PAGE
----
They all jumped up and hurled a barrage of stones at Mortimer. The shield sparked and sent the stones flying, but Mortimer continued to work, completely unaware of the assault. Chalo ducked back down behind the hedge and everyone followed.
“Okay, that should do it, let’s get out of here.”
They quickly packed up the camera and rode back to Legly to get the film developed.
That evening, Mim made a big meal and sat them all down. All the scolding and talks were over and it was time to be a family again.
“So, what’s up with you and Constable Tember?” Spence asked.
“Ooh, aren’t we nosey,” Mim said. “Let me ask you a question: what do you think of Mr. Tember?”
Spence thought a minute. “Well, other than he’s a cop, he’s okay. I mean, he’s nice and all.”
“He’s super nice!” Shaley chimed in, “And he’s always there when you need him to be.”
“That’s an important point, Shaley,” Mim congratulated her, smiling to herself.
“And he’s not scared of anybody cuz he’s a police man,” Maksey interjected.
“All very good observations. Who knew I had such smart children.”
Maksey proudly raised her head. “Yeah, not like those dumb boys in the biker gang.”
“Biker gang?” Mim repeated. “Oh, you mean the boys from the other block. Yeah, they’re kind of odd. I want you kids to stay away from them. Boys that age are nothing but trouble.”
“Those little shiks are definitely up to no good,” Spence agreed.
“Spence! Watch your language or you’ll see what happens to boys around here when they get up to no good.” Mim swatted him with her napkin.
Maksey gave Shaley a look that told her they would have to keep a close eye on the biker boys from now on.
The next morning Constable Tember stopped by to make sure that the girls were okay.
“Oh yes, they’re fine,” Mim flirted. “Thank you so much for finding them for me, it really was sweet of you.”
With the girl’s room directly above the front door, Maksey and Shaley could hear every word through their open window.
“Just doing my job, ma’am…”
“Mim, please, call me Mim.”
“Well, Mim, I’m just glad that they’re home safe and sound with you. I know that’s where I’d be if I was…uh…”
The girls looked at each other with gaping expressions.
“They’re completely cheesing on each other!” Shaley whispered excitedly.
At the front door, Mim broke the awkward silence. “Maybe you would like to come by sometime for dinner. I’m sure the kids would love to see you again, the girls go on about how nice you are…and you are…nice, I mean.”
Pal turned three shades of red. “Well, that’s awfully nice of you to say, Mim, I think you’re very…very nice yourself. I would love to stop by for dinner sometime. I don’t get home cooked meals very often. Never really.”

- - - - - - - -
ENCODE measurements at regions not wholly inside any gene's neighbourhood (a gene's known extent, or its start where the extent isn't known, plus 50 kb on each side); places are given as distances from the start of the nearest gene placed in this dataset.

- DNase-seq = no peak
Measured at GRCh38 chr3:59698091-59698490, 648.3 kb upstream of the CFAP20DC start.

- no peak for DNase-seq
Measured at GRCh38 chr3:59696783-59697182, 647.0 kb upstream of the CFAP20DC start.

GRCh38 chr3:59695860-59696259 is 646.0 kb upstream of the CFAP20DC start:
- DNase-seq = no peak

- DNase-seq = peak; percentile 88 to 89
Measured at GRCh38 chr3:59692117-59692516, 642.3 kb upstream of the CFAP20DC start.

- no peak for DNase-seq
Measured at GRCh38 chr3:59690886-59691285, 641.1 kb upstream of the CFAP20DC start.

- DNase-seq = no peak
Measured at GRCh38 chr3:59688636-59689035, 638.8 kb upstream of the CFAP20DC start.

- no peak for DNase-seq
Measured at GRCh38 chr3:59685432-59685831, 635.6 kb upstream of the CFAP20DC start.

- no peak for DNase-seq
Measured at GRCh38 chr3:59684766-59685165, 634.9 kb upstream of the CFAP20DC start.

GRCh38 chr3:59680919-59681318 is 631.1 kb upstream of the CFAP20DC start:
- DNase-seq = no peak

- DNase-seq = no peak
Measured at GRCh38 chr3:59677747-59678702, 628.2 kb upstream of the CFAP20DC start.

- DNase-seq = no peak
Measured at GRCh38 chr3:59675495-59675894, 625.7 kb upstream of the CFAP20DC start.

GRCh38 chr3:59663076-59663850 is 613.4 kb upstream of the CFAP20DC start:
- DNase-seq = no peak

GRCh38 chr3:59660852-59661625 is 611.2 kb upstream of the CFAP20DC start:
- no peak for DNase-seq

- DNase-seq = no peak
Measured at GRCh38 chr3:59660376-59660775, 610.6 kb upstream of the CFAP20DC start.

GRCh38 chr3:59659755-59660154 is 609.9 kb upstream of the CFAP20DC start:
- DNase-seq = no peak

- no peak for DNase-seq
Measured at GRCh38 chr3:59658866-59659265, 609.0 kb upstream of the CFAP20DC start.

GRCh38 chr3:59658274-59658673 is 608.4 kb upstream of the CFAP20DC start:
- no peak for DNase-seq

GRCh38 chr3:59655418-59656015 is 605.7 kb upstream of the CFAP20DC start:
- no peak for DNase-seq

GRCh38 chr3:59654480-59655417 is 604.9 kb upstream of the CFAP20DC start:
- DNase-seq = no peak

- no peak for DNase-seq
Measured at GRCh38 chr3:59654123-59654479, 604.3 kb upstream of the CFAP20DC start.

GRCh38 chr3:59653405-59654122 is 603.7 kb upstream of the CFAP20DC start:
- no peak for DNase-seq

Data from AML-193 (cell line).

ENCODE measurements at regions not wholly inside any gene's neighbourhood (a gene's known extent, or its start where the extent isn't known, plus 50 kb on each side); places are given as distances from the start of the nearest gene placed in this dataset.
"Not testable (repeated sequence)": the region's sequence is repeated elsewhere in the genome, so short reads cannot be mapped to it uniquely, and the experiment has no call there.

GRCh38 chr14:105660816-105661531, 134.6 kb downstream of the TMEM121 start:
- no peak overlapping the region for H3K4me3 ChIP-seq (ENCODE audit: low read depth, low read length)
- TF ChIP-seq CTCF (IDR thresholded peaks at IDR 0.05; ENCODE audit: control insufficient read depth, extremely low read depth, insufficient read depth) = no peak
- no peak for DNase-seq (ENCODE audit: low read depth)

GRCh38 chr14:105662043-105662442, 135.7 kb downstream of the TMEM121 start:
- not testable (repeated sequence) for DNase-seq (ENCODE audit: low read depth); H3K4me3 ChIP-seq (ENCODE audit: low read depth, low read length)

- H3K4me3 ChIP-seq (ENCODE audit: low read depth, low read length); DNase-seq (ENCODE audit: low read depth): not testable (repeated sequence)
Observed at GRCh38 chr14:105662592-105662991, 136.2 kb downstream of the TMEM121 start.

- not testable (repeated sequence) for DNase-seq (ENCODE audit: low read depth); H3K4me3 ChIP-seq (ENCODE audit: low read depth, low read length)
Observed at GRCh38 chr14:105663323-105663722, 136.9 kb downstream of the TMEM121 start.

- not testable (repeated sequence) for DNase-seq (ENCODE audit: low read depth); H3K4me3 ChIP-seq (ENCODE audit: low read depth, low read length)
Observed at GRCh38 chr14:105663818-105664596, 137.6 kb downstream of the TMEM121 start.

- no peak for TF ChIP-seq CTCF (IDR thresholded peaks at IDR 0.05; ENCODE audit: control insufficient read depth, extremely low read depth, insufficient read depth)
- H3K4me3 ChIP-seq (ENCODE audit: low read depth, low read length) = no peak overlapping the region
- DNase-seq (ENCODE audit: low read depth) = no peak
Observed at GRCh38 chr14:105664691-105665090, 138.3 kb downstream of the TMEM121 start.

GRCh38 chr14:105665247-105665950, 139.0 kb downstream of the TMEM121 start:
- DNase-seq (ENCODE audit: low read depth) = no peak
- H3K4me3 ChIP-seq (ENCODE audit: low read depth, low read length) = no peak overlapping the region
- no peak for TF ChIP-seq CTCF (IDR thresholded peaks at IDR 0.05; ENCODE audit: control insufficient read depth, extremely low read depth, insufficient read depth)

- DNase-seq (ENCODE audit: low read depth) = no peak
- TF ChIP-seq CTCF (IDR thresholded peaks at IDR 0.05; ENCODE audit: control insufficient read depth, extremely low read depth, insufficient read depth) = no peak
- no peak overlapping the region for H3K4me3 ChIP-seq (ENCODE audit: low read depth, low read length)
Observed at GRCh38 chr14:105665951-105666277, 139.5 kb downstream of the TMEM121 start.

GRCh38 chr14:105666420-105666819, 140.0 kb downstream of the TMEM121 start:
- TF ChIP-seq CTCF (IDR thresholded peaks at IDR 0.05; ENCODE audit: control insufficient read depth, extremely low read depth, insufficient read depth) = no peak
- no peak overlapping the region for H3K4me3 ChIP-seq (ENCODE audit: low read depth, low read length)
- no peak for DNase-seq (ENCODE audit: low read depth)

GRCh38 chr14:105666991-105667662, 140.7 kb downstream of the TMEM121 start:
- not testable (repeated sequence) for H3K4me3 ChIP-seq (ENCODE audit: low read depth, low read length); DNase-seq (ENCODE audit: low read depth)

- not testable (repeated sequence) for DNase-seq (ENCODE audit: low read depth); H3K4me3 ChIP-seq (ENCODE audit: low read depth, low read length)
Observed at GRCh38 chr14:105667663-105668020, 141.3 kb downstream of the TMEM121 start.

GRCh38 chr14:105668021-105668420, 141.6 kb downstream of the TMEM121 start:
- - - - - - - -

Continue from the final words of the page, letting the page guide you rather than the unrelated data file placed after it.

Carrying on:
Upstairs, the girls had buried their heads in their pillows to keep from being heard as they giggled and screamed with a mixture of embarrassment and excitement.
As the constable left, Mim closed the front door, gave a hoot, and fanned herself. The girls came barreling down the stairs to tease their mother mercilessly.
Later, as steam rose from the drying pavement, the day brightened and Maksey dragged Shaley outside.
“Come on, Shaley, you’re so slow!”
“Where are you going?”
“Those boys know something,” Maksey said seriously. “We have to find out what.”
They doubled up on Maksey’s bike again with Shaley driving, and rode down the block to find the boys’ hideout. The pile of tin foil covered bikes in the front yard was a dead giveaway. As they parked the bike and made their way up to the garage, Shaley held out her hand.
A whirring noise ran beneath a layer of chatter from the boys. They seemed to be commentating on something. There was a window in the side door, and Maksey could see through a gap in the curtain they’d pulled across it.
Shaley started to get nervous. “What are they doing?”
“Watching a movie.”
Shaley had had enough. “We’re gonna get in trouble. Let’s go.”
Reluctantly, Maksey tip-toed back to the bike. From what little Maksey had glimpsed, the boys had obviously been busy doing some spying of their own. The sisters sped away, trying their best to look nonchalant. As she sat behind Shaley on the bike, Maksey thought about her next move. One thing was certain; she sure as heck wasn’t going to let her tattletale sister in on it.
That evening, as Mim lay in bed thinking about the constable, she was so distracted she didn’t hear the patter of little feet in the room next door. Maksey waited until she thought her mother was asleep then slipped out of bed and into her robe. Shaley didn’t stir as Maksey picked up her shoes, slipped quietly downstairs and out the front door. Sitting on the front step, she put on her shoes, then wheeled her bike quietly out into the street.